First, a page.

can use it to answer this query ltrelationshipgt
ltrelatorgtcarrylt/relatorgt ltindgteurostarlt/indgt
carry(eurostar,Someone)
ltvargtsomeonelt/vargt lt/relationshipgt by
binding ltvargtsomeonelt/vargt Someone
to ltindgtfredlt/indgt fred
HornML
41
Horn Queries in XML-QL Implementation
Assume the fact is extended by prem(ises)/arity/po
s(ition) attributes lthn prem'0'gt
ltrelationship arity'2'gt ltrelatorgtcarrylt/rel
atorgt ltind pos'1'gteurostarlt/indgt
ltind pos'2'gtfredlt/indgt lt/relationshipgt lt/hngt
Then in XML-QL the query can be implemented like
this WHERE lthn prem'0'gt ltrelationship
arity'2'gt ltrelatorgtcarrylt/relatorgt
ltind pos'1'gteurostarlt/indgt ltind
pos'2'gtsomeonelt/indgt lt/relationshipgt
lt/hngt CONSTRUCT ltbindinggt ltsomeonegtsomeonelt/so
meonegt lt/bindinggt
HornML
42
Horn Inferences in XML Notation (1)
With carry basis fact carry(euro
star,fred). a rule is usable to dynamically
derive travel assertions as needed, without
having to store them all-inclusively and
statically travel(Someone,channel-tunnel)
- carry(eurostar,Someone). That is, its
earlier XML version is useable by a Horn-logic
interpreter for inferential queries like
travel(fred,Where) ? carry(eurostar,Someone) ?
true
HornML
Someonefred Wherechannel-tunnel
Wherechannel-tunnel
43
Horn Inferences in XML Notation (2)
Rule lthngt ltrelationshipgt
ltrelatorgttravellt/relatorgt ltvargtsomeonelt/vargt
ltindgtchannel-tunnellt/indgt
lt/relationshipgt ltrelationshipgt
ltrelatorgtcarrylt/relatorgt ltindgteurostarlt/indgt
ltvargtsomeonelt/vargt lt/relationshipgt lt/hngt
Fact lthngt ltrelationshipgt
ltrelatorgtcarrylt/relatorgt ltindgteurostarlt/indgt
ltindgtfredlt/indgt lt/relationshipgt lt/hngt
HornML
3-Step Animation
ltind where"channel-tunnel"gt true lt/indgt
ltrelationshipgt ltrelatorgttravellt/relatorgt
ltindgtfredlt/indgt ltvargtwherelt/vargt lt/relationship
gt
ltrelationship someone"fred" where"channel-tunnel
"gt ltrelatorgtcarrylt/relatorgt
ltindgteurostarlt/indgt ltvargtsomeonelt/vargt lt/relati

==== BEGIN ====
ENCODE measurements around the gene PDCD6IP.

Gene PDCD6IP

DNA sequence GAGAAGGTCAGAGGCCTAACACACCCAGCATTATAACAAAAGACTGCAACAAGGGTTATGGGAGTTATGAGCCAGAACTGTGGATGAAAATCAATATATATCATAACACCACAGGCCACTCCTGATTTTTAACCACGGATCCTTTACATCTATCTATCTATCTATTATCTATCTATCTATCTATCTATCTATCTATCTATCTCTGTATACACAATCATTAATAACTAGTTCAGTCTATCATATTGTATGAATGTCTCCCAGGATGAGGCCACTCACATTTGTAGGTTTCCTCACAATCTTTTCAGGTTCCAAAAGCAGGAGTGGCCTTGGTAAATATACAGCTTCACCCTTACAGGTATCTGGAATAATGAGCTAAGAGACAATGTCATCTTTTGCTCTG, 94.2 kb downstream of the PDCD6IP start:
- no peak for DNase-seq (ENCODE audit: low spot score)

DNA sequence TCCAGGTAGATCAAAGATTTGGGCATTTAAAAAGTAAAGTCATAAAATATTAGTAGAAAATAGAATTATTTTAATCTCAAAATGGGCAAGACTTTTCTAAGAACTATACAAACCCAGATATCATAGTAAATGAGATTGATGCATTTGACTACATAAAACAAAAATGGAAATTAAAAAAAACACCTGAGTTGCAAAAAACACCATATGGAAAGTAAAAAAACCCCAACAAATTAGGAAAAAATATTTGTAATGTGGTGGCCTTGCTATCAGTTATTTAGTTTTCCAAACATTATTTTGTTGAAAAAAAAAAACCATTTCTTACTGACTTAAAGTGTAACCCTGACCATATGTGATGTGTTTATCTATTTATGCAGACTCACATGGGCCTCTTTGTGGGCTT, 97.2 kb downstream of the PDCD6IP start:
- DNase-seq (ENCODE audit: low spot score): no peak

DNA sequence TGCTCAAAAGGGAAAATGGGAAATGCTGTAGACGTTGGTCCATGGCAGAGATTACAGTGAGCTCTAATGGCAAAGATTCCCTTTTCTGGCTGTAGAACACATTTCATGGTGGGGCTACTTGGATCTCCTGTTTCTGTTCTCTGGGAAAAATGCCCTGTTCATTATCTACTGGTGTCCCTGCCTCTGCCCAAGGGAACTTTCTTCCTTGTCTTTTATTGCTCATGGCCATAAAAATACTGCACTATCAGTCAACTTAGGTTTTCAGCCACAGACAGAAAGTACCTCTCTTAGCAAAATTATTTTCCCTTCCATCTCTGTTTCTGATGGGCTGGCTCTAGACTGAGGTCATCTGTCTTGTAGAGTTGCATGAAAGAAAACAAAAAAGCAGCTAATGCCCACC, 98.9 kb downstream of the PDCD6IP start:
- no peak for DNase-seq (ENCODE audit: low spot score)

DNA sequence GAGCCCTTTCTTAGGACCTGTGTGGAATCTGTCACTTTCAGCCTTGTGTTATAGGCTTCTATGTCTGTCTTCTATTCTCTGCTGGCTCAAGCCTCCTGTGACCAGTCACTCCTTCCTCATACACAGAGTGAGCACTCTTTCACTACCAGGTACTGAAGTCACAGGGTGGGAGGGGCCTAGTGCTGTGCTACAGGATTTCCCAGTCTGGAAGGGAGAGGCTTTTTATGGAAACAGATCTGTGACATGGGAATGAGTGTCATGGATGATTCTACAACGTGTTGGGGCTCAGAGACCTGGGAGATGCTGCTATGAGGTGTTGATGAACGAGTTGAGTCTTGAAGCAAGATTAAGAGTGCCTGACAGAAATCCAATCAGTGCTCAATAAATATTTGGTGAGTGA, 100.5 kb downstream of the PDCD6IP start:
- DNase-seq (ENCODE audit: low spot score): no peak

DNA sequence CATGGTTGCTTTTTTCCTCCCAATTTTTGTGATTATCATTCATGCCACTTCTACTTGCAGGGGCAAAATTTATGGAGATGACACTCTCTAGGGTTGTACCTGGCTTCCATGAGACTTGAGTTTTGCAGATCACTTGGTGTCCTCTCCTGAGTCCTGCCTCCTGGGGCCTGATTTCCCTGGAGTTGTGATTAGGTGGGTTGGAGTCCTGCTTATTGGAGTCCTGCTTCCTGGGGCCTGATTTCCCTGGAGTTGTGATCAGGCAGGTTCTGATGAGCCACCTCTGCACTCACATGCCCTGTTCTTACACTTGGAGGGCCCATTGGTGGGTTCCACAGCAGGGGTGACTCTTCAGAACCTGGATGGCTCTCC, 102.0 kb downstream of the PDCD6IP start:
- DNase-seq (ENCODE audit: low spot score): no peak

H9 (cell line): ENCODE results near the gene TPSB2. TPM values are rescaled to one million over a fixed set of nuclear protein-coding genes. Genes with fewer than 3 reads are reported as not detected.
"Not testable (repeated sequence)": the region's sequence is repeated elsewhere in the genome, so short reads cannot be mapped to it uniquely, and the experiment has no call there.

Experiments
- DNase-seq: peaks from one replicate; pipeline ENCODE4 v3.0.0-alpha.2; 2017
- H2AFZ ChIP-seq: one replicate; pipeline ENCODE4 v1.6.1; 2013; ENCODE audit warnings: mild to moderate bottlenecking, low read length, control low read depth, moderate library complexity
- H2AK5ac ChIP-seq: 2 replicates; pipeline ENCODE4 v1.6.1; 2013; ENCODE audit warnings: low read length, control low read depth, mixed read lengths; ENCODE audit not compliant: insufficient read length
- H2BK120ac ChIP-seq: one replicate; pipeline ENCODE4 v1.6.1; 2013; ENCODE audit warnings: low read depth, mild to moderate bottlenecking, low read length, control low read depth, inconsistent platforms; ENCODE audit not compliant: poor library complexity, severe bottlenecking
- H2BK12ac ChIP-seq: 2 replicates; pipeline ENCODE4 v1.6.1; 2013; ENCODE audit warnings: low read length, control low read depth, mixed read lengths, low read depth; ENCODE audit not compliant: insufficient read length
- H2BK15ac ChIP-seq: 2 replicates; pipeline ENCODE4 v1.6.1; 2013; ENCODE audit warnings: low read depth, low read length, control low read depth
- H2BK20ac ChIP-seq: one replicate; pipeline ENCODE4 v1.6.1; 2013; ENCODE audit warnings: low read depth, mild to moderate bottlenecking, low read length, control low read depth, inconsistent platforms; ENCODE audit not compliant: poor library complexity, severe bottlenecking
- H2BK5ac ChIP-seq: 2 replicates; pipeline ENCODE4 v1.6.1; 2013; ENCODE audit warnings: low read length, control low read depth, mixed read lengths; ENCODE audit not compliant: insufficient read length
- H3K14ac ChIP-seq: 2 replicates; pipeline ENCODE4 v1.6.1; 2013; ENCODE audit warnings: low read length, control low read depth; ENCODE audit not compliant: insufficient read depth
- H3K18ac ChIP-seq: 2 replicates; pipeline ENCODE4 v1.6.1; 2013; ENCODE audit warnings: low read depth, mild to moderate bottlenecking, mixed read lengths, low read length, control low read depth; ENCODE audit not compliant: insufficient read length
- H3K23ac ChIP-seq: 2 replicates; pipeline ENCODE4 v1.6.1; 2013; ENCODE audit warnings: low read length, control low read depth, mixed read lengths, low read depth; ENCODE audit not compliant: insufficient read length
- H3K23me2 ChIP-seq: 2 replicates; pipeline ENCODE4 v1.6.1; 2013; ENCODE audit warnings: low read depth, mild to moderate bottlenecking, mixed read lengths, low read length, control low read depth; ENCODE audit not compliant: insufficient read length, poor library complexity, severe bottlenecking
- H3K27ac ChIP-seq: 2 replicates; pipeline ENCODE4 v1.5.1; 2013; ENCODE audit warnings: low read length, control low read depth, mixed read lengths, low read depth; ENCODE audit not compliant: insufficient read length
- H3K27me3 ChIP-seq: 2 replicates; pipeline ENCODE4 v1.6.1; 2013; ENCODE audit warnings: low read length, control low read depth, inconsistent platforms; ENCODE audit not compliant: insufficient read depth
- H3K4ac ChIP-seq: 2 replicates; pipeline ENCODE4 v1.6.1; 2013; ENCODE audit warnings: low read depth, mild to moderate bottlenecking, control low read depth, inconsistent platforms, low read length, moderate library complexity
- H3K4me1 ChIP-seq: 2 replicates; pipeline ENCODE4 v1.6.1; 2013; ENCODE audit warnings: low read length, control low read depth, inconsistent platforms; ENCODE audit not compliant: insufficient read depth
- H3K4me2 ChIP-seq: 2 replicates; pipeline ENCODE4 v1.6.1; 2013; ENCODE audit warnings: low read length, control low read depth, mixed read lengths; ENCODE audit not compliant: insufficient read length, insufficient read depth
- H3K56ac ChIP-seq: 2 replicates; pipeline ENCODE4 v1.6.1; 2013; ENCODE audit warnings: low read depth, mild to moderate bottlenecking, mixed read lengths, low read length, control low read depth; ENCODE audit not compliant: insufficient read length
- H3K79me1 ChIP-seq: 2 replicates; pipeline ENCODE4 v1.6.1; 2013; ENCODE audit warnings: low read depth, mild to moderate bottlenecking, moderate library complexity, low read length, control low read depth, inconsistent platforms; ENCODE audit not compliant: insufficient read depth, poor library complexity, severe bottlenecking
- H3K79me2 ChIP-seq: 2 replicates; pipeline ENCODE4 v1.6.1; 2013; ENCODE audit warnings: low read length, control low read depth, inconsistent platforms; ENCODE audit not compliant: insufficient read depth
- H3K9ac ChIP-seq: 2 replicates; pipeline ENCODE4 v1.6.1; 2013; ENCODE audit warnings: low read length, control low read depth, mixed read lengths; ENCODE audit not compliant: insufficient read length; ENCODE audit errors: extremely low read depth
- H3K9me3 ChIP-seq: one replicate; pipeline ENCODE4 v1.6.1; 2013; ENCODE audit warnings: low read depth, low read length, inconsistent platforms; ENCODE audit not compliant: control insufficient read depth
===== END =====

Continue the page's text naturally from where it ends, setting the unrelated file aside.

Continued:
onshipgt
44
Horn Inferences in XML Notation (2)
Rule lthngt ltrelationshipgt
ltrelatorgttravellt/relatorgt ltvargtsomeonelt/vargt
ltindgtchannel-tunnellt/indgt
lt/relationshipgt ltrelationshipgt
ltrelatorgtcarrylt/relatorgt ltindgteurostarlt/indgt
ltvargtsomeonelt/vargt lt/relationshipgt lt/hngt
Fact lthngt ltrelationshipgt
ltrelatorgtcarrylt/relatorgt ltindgteurostarlt/indgt
ltindgtfredlt/indgt lt/relationshipgt lt/hngt
HornML
3-Step Animation
ltrelationshipgt ltrelatorgttravellt/relatorgt
ltindgtfredlt/indgt ltvargtwherelt/vargt lt/relationship
gt
45
Horn Inferences in XML Notation (2)
Rule lthngt ltrelationshipgt
ltrelatorgttravellt/relatorgt ltvargtsomeonelt/vargt
ltindgtchannel-tunnellt/indgt
lt/relationshipgt ltrelationshipgt
ltrelatorgtcarrylt/relatorgt ltindgteurostarlt/indgt
ltvargtsomeonelt/vargt lt/relationshipgt lt/hngt
Fact lthngt ltrelationshipgt
ltrelatorgtcarrylt/relatorgt ltindgteurostarlt/indgt
ltindgtfredlt/indgt lt/relationshipgt lt/hngt
HornML
3-Step Animation
ltrelationship someone"fred" where"channel-tunnel
"gt ltrelatorgtcarrylt/relatorgt
ltindgteurostarlt/indgt ltvargtsomeonelt/vargt lt/relati
onshipgt
46
Horn Inferences in XML Notation (2)
Rule lthngt ltrelationshipgt
ltrelatorgttravellt/relatorgt ltvargtsomeonelt/vargt
ltindgtchannel-tunnellt/indgt
lt/relationshipgt ltrelationshipgt
ltrelatorgtcarrylt/relatorgt ltindgteurostarlt/indgt
ltvargtsomeonelt/vargt lt/relationshipgt lt/hngt
Fact lthngt ltrelationshipgt
ltrelatorgtcarrylt/relatorgt ltindgteurostarlt/indgt
ltindgtfredlt/indgt lt/relationshipgt lt/hngt
HornML
3-Step Animation
ltind where"channel-tunnel"gt true lt/indgt
47
Horn Inferences SLD-Resolution, XML-QL
Implementation, Open World
  • This inference is carried out as an
    SLD-resolution step
  • The procedural semantics of SLD-resolution can be
    used
  • An XML-QL implementation seems possible as for
    queries
  • If distribution of the clauses over different
    documents in the
  • Web is assumed, in this open world logical
    completeness,
  • in particular, can hardly still be asked for

HornML
48
Relational-Functional Markup Language
RFML
RFML
49
A 10-Step Strategy to Publish and Reuse
Declarative Programs as XML Markups
  • Specify the declarative programming language
    through an XML document type definition (DTD)
  • Convert any to-be-published declarative program
    from its source syntax to an XML document
    according to the DTD
  • Upload such an XML document to a Web server for
    publication
  • Also offer the declarative programs for
    server-side querying (e.g. CGI) and advertise
    their XML-document version to search engines
    etc., ideally using metadata markup (e.g.
    RDF/XML)
  • Distribute these documents to requesting clients
    via standard Web protocols (e.g. HTTP)
  • If necessary, transform such an XML document to a
    declarative target language with a different DTD,
    possibly using an (XSLT) stylesheet
  • Download any requested XML document at the client
    site
  • Convert this XML document to the client's target
    syntax, possibly using (XSLT CSS) stylesheets
  • Query the target version via the client's program
    interpreter and optionally download the servers
    source-program interpreter (once) for client-side
    querying, ultimately as a browser plug-in
  • Reuse the target version, say in existing programs

Distribute (transform)
RFML
Reuse
Query